I had seen my mother sad before. I had seen her put one foot in front of the other and work away at making things suit her better and I thought something like that would happen again, but it did not. I also thought, although I never said this to her, that the lost world was more an idea than a reality. In 2013 the city of Christchurch was nothing like the city Lesley had loved. Her museum and her art gallery and her favourite carpark near Ballantynes were all shut. Her own house had been shoddily repaired as part of the Fletchers Managed Repair scheme, and I was sure it was only a matter of time before cracks would reappear. Perhaps most importantly, my mother’s wonderful, interesting friends were as old or older than she was, and they could not help each other. While Lesley stayed in her house, and was reasonably well, I suppose she could imagine that everything was as it had been for the twenty odd years of her retirement. After some time, I realized that she was not just sad. She was angry at her situation, and probably at me.
With the move into my house a part of my mother’s life, for which I have no neat and tidy name, had come to live in my body. That part of her life had no size but a great deal of weight. Mostly I felt it in my upper chest, as a tightness. I remember sitting in my car at the beach with a friend one day shortly after Lesley had arrived, talking compulsively and repetitively about the weight of the whole situation. Meantime I tried to help Lesley feel like herself, albeit in a different place. I took her to the library, and for cups of coffee and introduced her to people I thought she would like. I went with her to her new doctor and dentist and I took her to an audiologist to get her hearing aids serviced and we went to the bank a lot. Then I would make lunch.
After lunch I went to my room to write. I closed the door, but Lesley would soon knock and very sweetly say that she didn’t mean to interrupt but what about something or other. I was used to having lots of space and silence and now I had none, not even in my bedroom, with the door shut. I could not leave the house because Lesley was not safe there by herself. I could not get a job because I couldn’t leave the house, and months went by when I earned nothing. One friend offered to come and sit with Lesley once a week while I went out, and I accepted that. I also organized for a paid companion to come for a couple of hours a week.
At night, after my mother had gone to bed, I was often in tears. I wondered if medication would help. I thought about my grandmother who looked after her mother-in-law for six months of each year. I thought about how all that caring rests on the assumption that older women are at home, with nothing else to do. I thought about the gap between women’s and men’s lifetime earnings. I read about the Universal Wage, and I thought that would definitely help. Adding my partner’s and my incomes together for tax purposes would have helped too.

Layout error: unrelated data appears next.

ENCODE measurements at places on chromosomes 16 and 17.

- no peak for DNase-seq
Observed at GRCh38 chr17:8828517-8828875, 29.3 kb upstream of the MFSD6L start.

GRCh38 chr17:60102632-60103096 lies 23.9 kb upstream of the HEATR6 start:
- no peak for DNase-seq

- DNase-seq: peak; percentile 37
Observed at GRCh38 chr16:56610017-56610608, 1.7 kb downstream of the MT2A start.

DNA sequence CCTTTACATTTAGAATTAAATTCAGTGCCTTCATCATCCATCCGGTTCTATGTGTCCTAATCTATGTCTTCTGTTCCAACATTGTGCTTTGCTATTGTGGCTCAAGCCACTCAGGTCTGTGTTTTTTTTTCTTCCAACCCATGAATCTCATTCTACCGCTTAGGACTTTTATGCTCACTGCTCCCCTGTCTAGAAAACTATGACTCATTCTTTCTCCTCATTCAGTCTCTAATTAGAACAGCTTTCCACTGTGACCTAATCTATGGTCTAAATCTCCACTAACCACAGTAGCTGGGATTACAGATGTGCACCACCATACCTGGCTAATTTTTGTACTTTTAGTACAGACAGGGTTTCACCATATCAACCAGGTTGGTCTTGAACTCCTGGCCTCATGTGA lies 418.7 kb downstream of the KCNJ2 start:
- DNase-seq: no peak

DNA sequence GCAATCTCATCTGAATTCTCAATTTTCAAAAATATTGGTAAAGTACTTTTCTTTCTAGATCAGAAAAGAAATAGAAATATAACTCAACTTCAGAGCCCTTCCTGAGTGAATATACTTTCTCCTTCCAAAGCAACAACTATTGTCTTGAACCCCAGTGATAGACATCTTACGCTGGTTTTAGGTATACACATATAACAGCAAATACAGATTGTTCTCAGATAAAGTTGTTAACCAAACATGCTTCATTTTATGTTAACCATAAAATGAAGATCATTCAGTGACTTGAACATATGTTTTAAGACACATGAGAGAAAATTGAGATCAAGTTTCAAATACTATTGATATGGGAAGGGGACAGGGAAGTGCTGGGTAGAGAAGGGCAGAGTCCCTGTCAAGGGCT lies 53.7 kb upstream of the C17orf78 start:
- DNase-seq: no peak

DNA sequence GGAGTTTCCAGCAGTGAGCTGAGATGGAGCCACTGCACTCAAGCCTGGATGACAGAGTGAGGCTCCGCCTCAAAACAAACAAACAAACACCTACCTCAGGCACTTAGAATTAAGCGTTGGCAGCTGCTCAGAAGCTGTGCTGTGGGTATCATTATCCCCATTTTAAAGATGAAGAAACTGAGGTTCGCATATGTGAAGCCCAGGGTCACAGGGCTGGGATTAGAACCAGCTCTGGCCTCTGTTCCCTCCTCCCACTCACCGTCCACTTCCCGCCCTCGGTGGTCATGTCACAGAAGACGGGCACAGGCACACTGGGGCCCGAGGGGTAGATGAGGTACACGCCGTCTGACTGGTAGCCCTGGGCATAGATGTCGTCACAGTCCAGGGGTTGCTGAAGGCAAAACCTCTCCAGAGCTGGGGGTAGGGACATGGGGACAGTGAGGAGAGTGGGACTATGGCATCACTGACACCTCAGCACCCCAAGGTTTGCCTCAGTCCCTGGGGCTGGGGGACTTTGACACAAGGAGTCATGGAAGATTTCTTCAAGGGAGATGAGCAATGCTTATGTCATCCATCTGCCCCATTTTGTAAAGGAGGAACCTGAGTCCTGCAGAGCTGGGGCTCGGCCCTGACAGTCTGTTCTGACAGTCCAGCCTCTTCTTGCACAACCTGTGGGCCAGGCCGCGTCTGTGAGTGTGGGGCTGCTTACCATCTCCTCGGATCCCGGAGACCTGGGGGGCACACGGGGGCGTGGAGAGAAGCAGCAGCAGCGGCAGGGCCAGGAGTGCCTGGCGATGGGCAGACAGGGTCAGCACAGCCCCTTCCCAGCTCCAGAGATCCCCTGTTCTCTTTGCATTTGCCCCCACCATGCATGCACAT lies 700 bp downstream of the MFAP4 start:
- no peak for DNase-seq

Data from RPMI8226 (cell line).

I felt as though I was the spinster Victorian daughter who looked after her aged parent and did not have her own life, but, although I was under pressure, I did have a life. I had my writing. I also had a partner who loved me and supported me in every possible way. My partner’s parents were both dead. He had learned that things would get worse and worse and then one day it would all be over. He said that after it was all over, I would be glad for every single thing I had done to help my mother. He said perhaps I could look at this situation as my job. He said his job had good parts and bad parts as my one did. I found all of these comments helpful, especially the one about looking after my mother being my job. I would say that to myself often. After eight months, when an apartment became available, I did not suggest that Lesley stayed on with us, although I knew she would have liked that.
After Lesley moved into the apartment at the retirement village and then after she moved into a single room at the rest home, I visited often. I took her out to the library, for coffee and for ice-creams. I took her to look at the sea and the birds. I bought clothes and shoes for her so that she would look like herself, I wiped the surfaces of the furniture with lemon scented furniture polish so that she would feel as if she was in a well-tended household, and I took her to all her medical appointments. Almost everyone my age has lost a parent, and often the mother or father has had dementia and been ‘in care’, as my mother was, so I had heard friends talk about the practical aspects of that situation. But I had not heard people talking about the weight of having a parent inside you. I do not know whether other daughters and sons have felt this weight, or whether it was a particular feature of the relationship I had with my mother or my own capacities as a carer.
End of Part One. The second part of this essay was published on Corpus on 7 December 2020.
Lynn Jenner writes and teaches essay, memoir and poetry. Her most recent book Peat (Otago University Press 2019) is a series of essays about Charles Brasch (founder of Landfall magazine) and the building of the Kāpiti Expressway. Lynn’s author website is Pinklight.nz.